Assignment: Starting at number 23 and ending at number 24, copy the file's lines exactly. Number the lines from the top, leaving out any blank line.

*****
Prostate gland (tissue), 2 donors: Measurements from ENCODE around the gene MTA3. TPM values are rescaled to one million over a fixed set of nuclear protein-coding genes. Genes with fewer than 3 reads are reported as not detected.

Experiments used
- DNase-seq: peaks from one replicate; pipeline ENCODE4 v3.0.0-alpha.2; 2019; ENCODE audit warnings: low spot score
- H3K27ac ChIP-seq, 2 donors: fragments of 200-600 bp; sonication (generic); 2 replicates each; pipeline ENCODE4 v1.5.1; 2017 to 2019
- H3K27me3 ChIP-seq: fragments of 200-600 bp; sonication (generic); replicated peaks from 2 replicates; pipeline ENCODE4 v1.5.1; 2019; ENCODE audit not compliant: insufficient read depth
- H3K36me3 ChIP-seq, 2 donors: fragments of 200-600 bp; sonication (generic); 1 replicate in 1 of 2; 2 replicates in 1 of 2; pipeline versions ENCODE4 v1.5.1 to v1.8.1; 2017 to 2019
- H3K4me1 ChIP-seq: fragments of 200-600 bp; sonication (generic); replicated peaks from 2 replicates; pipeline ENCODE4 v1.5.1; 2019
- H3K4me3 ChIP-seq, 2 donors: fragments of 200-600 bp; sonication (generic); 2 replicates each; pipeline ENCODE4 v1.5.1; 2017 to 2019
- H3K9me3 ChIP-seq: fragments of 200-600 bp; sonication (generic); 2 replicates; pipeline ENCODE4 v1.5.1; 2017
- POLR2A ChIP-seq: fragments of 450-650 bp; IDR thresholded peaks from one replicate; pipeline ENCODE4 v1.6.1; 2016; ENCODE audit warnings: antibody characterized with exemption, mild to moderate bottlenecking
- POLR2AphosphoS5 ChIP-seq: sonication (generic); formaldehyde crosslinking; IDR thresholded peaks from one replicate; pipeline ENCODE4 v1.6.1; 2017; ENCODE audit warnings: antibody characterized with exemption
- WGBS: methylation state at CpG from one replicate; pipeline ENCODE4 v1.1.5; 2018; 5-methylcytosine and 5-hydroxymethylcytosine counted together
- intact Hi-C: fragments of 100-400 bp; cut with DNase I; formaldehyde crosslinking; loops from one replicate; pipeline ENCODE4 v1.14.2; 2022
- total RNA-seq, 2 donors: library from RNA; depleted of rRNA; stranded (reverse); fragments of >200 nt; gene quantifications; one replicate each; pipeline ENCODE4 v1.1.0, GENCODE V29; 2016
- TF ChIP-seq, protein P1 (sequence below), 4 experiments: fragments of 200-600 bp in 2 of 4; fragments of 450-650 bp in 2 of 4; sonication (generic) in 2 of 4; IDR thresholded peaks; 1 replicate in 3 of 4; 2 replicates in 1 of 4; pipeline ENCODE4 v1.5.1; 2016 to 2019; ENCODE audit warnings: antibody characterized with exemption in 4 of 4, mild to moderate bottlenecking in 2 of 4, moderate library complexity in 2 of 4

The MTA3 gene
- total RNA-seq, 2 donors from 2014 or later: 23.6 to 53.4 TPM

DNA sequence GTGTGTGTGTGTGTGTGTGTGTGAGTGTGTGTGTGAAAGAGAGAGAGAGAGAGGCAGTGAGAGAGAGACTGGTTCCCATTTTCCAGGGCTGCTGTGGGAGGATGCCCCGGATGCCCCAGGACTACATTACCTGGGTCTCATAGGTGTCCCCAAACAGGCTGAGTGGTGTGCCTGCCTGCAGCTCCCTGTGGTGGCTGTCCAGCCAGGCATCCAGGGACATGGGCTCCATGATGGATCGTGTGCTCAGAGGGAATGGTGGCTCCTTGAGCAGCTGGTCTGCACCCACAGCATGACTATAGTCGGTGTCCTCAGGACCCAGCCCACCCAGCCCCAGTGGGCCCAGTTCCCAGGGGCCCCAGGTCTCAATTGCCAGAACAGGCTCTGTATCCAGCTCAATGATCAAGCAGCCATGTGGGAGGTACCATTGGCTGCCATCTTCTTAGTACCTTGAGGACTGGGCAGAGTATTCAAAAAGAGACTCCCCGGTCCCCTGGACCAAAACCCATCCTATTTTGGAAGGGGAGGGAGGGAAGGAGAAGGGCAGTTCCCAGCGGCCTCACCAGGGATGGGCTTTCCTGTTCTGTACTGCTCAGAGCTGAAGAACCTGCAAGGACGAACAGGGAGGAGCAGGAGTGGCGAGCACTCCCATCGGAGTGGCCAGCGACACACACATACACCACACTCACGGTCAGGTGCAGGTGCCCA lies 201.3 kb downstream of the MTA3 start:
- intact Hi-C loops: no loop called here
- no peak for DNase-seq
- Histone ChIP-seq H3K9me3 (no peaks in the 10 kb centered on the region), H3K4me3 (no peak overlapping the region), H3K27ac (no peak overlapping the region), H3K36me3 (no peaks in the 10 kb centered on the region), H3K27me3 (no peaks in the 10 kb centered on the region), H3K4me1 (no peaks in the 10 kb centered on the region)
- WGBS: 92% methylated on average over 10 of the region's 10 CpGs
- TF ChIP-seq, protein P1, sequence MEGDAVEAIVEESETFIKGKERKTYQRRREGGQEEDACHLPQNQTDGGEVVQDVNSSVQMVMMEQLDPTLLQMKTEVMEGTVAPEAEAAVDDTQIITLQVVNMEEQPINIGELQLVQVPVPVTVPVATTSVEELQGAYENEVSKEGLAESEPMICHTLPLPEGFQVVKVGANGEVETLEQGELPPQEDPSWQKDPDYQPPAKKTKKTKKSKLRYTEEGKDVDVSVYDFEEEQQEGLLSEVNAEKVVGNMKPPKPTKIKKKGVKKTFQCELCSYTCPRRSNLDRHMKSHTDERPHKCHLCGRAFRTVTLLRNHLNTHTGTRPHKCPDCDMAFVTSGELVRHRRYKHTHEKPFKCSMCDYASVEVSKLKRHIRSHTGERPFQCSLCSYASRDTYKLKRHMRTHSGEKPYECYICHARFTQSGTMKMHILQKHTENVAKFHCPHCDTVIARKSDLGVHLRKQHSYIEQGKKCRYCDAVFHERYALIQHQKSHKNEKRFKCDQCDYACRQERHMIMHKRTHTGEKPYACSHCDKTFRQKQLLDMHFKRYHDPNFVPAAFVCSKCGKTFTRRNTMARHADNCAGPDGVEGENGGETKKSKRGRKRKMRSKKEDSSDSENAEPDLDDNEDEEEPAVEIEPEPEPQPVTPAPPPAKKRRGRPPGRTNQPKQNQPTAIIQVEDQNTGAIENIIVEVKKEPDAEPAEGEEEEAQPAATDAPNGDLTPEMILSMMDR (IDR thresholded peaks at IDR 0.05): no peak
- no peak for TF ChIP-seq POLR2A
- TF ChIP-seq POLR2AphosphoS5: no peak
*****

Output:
- TF ChIP-seq, protein P1, sequence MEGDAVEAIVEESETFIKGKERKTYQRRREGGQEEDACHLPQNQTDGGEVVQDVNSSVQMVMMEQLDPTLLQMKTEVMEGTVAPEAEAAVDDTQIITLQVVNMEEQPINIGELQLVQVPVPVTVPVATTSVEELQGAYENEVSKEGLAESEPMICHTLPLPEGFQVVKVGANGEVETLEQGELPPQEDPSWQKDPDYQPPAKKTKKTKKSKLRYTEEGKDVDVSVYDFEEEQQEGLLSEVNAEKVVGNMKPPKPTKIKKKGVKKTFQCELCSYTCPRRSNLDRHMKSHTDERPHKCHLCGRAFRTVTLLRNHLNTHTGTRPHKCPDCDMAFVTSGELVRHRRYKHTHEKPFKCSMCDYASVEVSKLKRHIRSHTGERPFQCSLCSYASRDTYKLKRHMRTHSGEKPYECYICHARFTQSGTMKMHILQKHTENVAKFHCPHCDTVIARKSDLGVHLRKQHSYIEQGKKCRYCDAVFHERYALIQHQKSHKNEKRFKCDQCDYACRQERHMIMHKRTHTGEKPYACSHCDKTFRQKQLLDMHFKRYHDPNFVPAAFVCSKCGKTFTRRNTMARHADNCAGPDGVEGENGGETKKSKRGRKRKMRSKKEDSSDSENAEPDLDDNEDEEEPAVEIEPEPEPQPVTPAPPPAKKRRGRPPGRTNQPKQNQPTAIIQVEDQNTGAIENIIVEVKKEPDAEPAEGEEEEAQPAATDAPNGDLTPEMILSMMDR (IDR thresholded peaks at IDR 0.05): no peak
- no peak for TF ChIP-seq POLR2A